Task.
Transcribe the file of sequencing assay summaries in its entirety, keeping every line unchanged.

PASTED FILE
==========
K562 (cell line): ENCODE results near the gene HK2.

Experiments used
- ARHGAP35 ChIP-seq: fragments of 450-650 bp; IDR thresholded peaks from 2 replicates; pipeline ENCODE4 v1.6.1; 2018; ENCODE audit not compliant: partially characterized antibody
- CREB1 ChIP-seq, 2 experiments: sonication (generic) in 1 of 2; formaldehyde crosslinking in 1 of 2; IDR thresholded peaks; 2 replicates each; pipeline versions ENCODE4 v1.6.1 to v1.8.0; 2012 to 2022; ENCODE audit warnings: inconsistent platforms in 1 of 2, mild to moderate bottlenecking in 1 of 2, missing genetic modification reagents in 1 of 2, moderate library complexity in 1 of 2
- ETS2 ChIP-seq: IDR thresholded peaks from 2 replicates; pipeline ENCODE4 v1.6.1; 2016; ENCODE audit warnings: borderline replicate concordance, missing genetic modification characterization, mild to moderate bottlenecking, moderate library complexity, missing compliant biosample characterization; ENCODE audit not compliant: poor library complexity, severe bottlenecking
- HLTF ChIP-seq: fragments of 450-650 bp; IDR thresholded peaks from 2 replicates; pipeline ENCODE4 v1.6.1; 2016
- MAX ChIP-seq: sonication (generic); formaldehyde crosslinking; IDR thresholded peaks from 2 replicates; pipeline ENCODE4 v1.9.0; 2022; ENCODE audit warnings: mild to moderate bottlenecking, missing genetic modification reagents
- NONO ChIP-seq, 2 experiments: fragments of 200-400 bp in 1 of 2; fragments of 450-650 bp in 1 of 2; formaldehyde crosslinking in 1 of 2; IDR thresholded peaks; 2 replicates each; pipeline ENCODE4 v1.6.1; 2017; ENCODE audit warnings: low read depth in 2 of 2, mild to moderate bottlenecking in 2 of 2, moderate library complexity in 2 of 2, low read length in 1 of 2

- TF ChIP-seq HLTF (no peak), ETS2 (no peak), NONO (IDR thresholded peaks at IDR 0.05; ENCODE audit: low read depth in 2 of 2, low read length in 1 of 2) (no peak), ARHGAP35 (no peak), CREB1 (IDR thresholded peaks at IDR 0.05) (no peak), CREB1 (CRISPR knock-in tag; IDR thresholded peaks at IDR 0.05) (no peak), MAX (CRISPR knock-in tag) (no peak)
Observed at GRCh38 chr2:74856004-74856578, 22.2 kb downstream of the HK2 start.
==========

K562 (cell line): ENCODE results near the gene HK2.

Experiments used
- ARHGAP35 ChIP-seq: fragments of 450-650 bp; IDR thresholded peaks from 2 replicates; pipeline ENCODE4 v1.6.1; 2018; ENCODE audit not compliant: partially characterized antibody
- CREB1 ChIP-seq, 2 experiments: sonication (generic) in 1 of 2; formaldehyde crosslinking in 1 of 2; IDR thresholded peaks; 2 replicates each; pipeline versions ENCODE4 v1.6.1 to v1.8.0; 2012 to 2022; ENCODE audit warnings: inconsistent platforms in 1 of 2, mild to moderate bottlenecking in 1 of 2, missing genetic modification reagents in 1 of 2, moderate library complexity in 1 of 2
- ETS2 ChIP-seq: IDR thresholded peaks from 2 replicates; pipeline ENCODE4 v1.6.1; 2016; ENCODE audit warnings: borderline replicate concordance, missing genetic modification characterization, mild to moderate bottlenecking, moderate library complexity, missing compliant biosample characterization; ENCODE audit not compliant: poor library complexity, severe bottlenecking
- HLTF ChIP-seq: fragments of 450-650 bp; IDR thresholded peaks from 2 replicates; pipeline ENCODE4 v1.6.1; 2016
- MAX ChIP-seq: sonication (generic); formaldehyde crosslinking; IDR thresholded peaks from 2 replicates; pipeline ENCODE4 v1.9.0; 2022; ENCODE audit warnings: mild to moderate bottlenecking, missing genetic modification reagents
- NONO ChIP-seq, 2 experiments: fragments of 200-400 bp in 1 of 2; fragments of 450-650 bp in 1 of 2; formaldehyde crosslinking in 1 of 2; IDR thresholded peaks; 2 replicates each; pipeline ENCODE4 v1.6.1; 2017; ENCODE audit warnings: low read depth in 2 of 2, mild to moderate bottlenecking in 2 of 2, moderate library complexity in 2 of 2, low read length in 1 of 2

- TF ChIP-seq HLTF (no peak), ETS2 (no peak), NONO (IDR thresholded peaks at IDR 0.05; ENCODE audit: low read depth in 2 of 2, low read length in 1 of 2) (no peak), ARHGAP35 (no peak), CREB1 (IDR thresholded peaks at IDR 0.05) (no peak), CREB1 (CRISPR knock-in tag; IDR thresholded peaks at IDR 0.05) (no peak), MAX (CRISPR knock-in tag) (no peak)
Observed at GRCh38 chr2:74856004-74856578, 22.2 kb downstream of the HK2 start.